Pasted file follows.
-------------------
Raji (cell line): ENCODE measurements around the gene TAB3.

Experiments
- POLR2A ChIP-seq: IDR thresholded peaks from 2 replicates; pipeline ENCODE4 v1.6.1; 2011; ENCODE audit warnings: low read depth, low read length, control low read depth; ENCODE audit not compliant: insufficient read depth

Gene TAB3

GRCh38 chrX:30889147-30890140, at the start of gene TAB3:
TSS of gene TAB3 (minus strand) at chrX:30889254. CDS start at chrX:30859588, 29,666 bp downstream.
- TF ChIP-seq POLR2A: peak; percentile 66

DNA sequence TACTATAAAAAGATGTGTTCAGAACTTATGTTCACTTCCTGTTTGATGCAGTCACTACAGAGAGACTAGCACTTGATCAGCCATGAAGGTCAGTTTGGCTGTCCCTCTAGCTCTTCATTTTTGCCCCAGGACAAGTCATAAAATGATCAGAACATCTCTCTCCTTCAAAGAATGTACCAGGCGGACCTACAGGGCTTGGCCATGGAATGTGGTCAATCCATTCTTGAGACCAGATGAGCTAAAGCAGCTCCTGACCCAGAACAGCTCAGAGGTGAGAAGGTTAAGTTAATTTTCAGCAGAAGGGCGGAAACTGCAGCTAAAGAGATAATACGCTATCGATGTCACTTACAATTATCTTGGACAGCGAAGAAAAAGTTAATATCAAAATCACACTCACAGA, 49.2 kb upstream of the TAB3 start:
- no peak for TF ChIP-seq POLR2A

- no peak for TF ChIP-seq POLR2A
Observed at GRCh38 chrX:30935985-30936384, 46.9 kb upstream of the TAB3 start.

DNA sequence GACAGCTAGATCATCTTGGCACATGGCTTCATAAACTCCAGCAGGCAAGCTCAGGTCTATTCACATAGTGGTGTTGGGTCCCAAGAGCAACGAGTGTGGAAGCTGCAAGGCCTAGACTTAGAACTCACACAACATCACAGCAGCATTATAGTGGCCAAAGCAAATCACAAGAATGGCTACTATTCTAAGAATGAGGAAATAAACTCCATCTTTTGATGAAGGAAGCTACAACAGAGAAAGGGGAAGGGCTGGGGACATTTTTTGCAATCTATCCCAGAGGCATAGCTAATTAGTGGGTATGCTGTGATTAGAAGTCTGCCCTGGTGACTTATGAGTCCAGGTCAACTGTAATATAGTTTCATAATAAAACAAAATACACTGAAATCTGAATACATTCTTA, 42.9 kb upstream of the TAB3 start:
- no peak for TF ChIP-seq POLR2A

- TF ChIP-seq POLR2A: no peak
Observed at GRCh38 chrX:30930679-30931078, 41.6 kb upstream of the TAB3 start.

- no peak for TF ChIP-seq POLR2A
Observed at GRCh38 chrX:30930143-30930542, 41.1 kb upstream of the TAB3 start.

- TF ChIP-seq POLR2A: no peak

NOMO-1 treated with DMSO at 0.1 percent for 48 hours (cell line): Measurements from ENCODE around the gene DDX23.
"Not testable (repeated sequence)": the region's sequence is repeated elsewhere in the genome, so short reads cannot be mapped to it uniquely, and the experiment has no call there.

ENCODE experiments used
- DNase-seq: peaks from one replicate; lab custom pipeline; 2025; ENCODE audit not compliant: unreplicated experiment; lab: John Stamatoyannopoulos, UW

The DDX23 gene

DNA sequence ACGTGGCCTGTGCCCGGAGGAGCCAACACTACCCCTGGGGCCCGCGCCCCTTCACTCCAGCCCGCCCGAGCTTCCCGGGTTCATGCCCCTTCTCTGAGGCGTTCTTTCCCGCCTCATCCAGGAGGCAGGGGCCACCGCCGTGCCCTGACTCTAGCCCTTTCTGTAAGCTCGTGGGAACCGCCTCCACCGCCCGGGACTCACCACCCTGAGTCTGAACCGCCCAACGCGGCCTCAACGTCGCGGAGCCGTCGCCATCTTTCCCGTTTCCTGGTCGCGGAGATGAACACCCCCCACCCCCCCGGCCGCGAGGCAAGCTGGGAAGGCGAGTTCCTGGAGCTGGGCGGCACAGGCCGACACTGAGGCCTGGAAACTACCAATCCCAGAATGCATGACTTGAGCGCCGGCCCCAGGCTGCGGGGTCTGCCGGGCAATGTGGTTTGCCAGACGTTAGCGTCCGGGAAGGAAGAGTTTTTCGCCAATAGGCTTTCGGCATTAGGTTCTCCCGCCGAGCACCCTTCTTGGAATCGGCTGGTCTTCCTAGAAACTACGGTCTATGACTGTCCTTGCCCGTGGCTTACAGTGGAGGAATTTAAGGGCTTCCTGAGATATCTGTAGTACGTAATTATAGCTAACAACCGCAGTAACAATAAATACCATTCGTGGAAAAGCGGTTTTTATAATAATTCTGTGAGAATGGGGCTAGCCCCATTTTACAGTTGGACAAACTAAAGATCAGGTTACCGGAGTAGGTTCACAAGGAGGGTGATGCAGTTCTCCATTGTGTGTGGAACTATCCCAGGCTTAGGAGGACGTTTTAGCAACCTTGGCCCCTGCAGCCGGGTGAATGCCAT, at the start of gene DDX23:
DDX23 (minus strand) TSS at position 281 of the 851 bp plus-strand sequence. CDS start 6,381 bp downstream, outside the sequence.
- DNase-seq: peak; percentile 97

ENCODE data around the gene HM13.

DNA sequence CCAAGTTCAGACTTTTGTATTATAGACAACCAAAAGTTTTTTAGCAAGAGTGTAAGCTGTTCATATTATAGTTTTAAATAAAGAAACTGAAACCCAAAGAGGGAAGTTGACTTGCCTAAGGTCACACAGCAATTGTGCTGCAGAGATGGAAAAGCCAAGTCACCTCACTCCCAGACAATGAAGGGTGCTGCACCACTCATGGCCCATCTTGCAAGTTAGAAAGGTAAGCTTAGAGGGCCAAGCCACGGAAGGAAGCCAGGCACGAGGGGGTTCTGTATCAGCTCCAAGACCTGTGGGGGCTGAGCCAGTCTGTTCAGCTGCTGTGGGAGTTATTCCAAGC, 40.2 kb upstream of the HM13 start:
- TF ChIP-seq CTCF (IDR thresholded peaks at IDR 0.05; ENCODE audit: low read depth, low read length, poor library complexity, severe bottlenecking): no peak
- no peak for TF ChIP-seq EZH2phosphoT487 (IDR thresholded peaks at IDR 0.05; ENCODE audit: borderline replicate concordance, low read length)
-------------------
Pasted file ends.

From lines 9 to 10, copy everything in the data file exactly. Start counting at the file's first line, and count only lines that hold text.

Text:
- no peak for TF ChIP-seq POLR2A

- no peak for TF ChIP-seq POLR2A